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On site with the publicity crew.

April 23rd, 2000

No Joy in Mr. Joy
It is Easter in the early afternoon and I am waiting here in front of the computer for my last load of laundry to finish as Wuss sleeps out on the balcony under the sun. I say Easter. It doesn't feel like Easter. There are no foil wrapped chocolate farm animals in the apartment. There are, to my knowledge, no safe non controversial movies playing on television about the life of Christ. I believe one of the major broadcast channels ran The Ten Commandments last week, but I can only watch so much Charlton Heston without coming up for air. Not that I would have watched anyway, all that weird early 50's color and all those old post World War II actors and, well, I know the plot. For a story that's supposed to be an affirmation of life after death it's pretty depressing.

I watched an interview with Bill Joy, the co-founder of Sun Microsystems, on a public television Pt. Magu "technology is wonderful" program last night that got me to fretting. This is a "fretting" entry. Essentially, Joy was saying that he's become convinced that Moore's law (the proposition that the power of the personal computer will double every 18 months) will hold through the year 2030 (through molecular level nano-technology, evidently, whatever that is), which means computing power will increase by a factor of one million, which means we're fucked. Not possibly fucked, not probably fucked, but predictably bet the rent on it really fucked. The bottom line is with that much computing power, the ability to create something really horrendous, such as a plague virus, for example (dna manipulation being essentially equivalent to the manipulation of data), will essentially sit on the desk of anyone with the price of a WebTV set. People like the Unibomber. Or Captain Dangerous, age fourteen, computer nerd, never been laid and he's pissed.

I'm realizing this might not be intuitive, but these thoughts started with another program (on Pt. Magu public television again, maybe they're subversive) that talked about how money was really nothing more than data, how it can be moved over the Internet without leaving an audit trail for the IRS or anyone else to follow. Or know about. Or tax. What that will mean for the tax system. How this might well change the world (our world, not just the world of low rent banana republics and semi-reformed Communists). Money as information, available and manipulatable by individuals when up until recently it was only manipulatable by countries. Countries will have to adjust, if this business about digital money and taxes is true, really adjust in short term ways that might be frightening. Now Joy is talking about technologies (again the example was used of creating a desktop dna designer virus) that will sit on everybody's desktop with the power to, say, wipe out the world.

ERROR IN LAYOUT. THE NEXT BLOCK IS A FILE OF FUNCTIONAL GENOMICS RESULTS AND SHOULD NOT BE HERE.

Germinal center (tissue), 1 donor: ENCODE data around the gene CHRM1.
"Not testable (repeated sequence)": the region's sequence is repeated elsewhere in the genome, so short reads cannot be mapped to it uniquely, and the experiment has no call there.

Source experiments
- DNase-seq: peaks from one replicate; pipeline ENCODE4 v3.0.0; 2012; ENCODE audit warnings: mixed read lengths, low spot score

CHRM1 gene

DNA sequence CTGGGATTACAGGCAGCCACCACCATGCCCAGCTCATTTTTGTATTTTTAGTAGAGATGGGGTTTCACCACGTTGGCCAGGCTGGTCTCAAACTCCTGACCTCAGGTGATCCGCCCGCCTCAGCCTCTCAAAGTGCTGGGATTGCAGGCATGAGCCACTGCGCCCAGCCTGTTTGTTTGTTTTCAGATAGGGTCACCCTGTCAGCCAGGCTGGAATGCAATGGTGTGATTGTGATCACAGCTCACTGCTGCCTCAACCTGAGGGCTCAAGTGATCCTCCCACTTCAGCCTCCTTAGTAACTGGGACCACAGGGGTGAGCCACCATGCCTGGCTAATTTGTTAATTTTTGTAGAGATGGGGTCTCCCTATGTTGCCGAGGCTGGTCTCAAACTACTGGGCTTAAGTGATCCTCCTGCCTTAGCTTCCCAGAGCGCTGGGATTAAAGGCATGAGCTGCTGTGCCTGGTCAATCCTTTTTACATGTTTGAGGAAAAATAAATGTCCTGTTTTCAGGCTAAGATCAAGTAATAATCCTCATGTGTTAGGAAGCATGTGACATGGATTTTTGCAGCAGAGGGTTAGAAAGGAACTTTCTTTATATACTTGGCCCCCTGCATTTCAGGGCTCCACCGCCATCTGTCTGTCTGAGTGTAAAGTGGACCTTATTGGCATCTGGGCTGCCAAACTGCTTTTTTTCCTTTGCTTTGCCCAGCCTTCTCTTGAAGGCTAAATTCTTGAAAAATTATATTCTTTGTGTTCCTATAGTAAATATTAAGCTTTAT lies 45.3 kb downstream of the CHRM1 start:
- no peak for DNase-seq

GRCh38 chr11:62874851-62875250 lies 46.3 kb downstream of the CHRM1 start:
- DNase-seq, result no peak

I remember my father saying once when I was young that the real fear people had after learning about Hiroshima and Nagasaki was that an atomic bomb might be something you could build in your kitchen with a few tools and some garden supplies if you had the manual. Fortunately building atomic bombs was limited to nation states with billions of dollars and even then we probably came close to using them. Look at India and Pakistan. Is Bill Joy right? Don't know. Hard to say. How many gloom and doom predictions have been made over time and how many of those have come true? The thought that stuck was its seeming inevitability. And the thoughts about the kind of world that would be created in order to contain it. A hundred times more than Orwell's 1984.

Why did I start this? Are these my Easter thoughts? The sun is shining. The day is nice. Lighten up. I'll be dead in 2030. What's to worry about?

The photographs were taken at the Point Magu Air Show in Los Angeles on April 9th.